SESAY: A moment of love and unity and let that moment shine in the wake of tragedy. That's part of a peaceful march that went through Charlottesville a few hours ago. Demonstrators held a candlelight vigil and as you can hear, they sang in unison.
Well, historically U.S. military leaders rarely -- rarely comment independently on social issues facing the country. But the tragedy in Charlottesville has brought on public statements from leaders at several levels of society, the Joint Chiefs of Staff now included.
Our Barbara Starr reports.
(BEGIN VIDEOTAPE) BARBARA STARR, CNN PENTAGON CORRESPONDENT: All of the Chiefs of the U.S. military branches have taken the extraordinarily rare step of publicly weighing on the violence in Charlottesville.
TRUMP: Now here's the thing.
STARR: As now a political crisis for President Trump. Just hours after the demonstrations turned deadly the chief of Naval Operations first tweeted, "Events in Charlottesville unacceptable and mustn't be tolerated. U.S. Navy forever stands against intolerance and hatred."
[00:20:04] An aide says Richardson tweeted because Charlottesville was a significant event that caught the country's attention.
LT. GEN. MARK HERTLING, CNN MILITARY ANALYST: I know John Richardson very well. He was not being political. He was just very prickly saying -- Navy these are our standards, this is what we will live by.
STARR: Defense Secretary James Mattis offering a single comment.
GEN. JAMES MATTIS, UNITED STATES DEFENSE SECRETARY: I will just tell you, I was saddened by it. Very saddened by what I saw.
STARR: Aides are adamant. The military is not challenging President Trump but Richardson and the other chiefs making clear violence and bigotry is not tolerated in the ranks.
At least two former military members now tied to extremist groups. James Fields served in the army for just a few months. He is charged with second degree murder after police say he rammed his car into a crowd of counter-protesters killing Heather Heyer.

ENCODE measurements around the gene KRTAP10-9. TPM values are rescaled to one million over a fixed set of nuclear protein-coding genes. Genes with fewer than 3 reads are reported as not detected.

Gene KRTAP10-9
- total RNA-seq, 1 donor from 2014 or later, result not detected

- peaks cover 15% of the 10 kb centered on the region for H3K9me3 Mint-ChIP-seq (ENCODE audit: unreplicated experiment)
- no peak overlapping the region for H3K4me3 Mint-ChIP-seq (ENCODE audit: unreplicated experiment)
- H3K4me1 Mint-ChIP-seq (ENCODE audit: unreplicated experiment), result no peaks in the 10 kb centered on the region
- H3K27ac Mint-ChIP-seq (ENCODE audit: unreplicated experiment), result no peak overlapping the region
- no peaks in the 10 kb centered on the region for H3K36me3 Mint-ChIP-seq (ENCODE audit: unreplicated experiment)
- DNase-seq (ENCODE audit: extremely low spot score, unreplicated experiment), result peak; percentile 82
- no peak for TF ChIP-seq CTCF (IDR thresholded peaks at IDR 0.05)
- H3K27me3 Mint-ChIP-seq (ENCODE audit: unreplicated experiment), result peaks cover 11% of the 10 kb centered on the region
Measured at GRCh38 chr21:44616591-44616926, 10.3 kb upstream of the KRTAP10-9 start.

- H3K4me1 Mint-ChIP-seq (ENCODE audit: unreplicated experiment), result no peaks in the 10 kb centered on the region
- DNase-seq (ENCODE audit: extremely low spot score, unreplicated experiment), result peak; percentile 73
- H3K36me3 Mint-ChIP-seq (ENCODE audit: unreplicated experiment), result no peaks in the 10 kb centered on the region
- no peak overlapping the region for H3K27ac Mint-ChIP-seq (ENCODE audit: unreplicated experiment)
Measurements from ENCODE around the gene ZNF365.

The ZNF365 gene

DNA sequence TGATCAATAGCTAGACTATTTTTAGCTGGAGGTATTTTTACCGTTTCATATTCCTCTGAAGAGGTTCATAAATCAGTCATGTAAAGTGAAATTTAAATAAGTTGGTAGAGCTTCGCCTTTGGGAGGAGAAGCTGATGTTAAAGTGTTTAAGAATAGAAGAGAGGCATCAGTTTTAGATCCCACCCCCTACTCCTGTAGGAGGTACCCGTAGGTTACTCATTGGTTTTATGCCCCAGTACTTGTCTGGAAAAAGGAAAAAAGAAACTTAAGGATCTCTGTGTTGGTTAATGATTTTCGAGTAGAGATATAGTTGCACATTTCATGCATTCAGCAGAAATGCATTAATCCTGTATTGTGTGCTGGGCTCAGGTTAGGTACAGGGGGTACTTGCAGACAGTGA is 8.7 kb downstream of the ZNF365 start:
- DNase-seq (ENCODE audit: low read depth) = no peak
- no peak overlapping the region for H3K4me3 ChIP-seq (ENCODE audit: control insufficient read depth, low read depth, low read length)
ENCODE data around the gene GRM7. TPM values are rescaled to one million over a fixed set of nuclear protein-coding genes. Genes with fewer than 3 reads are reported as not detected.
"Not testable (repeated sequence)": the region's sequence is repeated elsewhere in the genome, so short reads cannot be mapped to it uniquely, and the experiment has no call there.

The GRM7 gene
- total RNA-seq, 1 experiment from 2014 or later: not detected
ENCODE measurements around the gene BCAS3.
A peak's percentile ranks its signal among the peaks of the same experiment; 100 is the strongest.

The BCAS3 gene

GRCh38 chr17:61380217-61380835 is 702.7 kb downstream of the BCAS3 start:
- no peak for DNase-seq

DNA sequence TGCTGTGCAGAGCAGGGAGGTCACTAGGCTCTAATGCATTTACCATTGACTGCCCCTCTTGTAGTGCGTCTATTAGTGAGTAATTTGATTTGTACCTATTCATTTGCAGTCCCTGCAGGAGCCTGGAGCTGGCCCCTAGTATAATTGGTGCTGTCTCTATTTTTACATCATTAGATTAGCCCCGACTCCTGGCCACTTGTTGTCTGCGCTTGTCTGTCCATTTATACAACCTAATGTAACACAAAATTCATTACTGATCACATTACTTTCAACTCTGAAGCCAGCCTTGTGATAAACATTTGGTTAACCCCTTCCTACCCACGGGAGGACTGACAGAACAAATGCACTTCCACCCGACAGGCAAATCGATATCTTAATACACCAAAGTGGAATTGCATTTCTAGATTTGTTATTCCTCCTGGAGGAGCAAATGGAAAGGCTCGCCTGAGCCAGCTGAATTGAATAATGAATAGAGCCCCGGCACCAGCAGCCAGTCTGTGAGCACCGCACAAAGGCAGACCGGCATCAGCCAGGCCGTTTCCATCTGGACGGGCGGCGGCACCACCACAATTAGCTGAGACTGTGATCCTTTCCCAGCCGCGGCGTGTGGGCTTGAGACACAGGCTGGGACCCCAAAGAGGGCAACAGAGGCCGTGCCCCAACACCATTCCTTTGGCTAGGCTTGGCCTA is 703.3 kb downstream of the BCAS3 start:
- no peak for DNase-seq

Fields' involvement let General Mark Milley head of the Army to tweet, "The Army doesn't tolerate racism, extremism or hatred in our ranks. It's against our values and everything we've stood for since 1775."
And following reports that Dylan Harper who left the Marine Corps in January leads a white supremacist group called Vanguard America, Marine Corps Commandant General Robert Neller tweeting, "No place for racial hatred or extremism in U.S. Marine Corps. Our core values of honor, courage and commitment frame the way Marines live and act."
They were followed by the heads of the Air Force and National Guard tweeting they stand with their fellow chiefs condemning racism, extremism and hatred.
HERTLING: This national conversation is about American values. What we hold dear, what we expect our service men and women to defend and to fight for --
STARR: It may not be about politics but what the chiefs have done is very widely being noticed.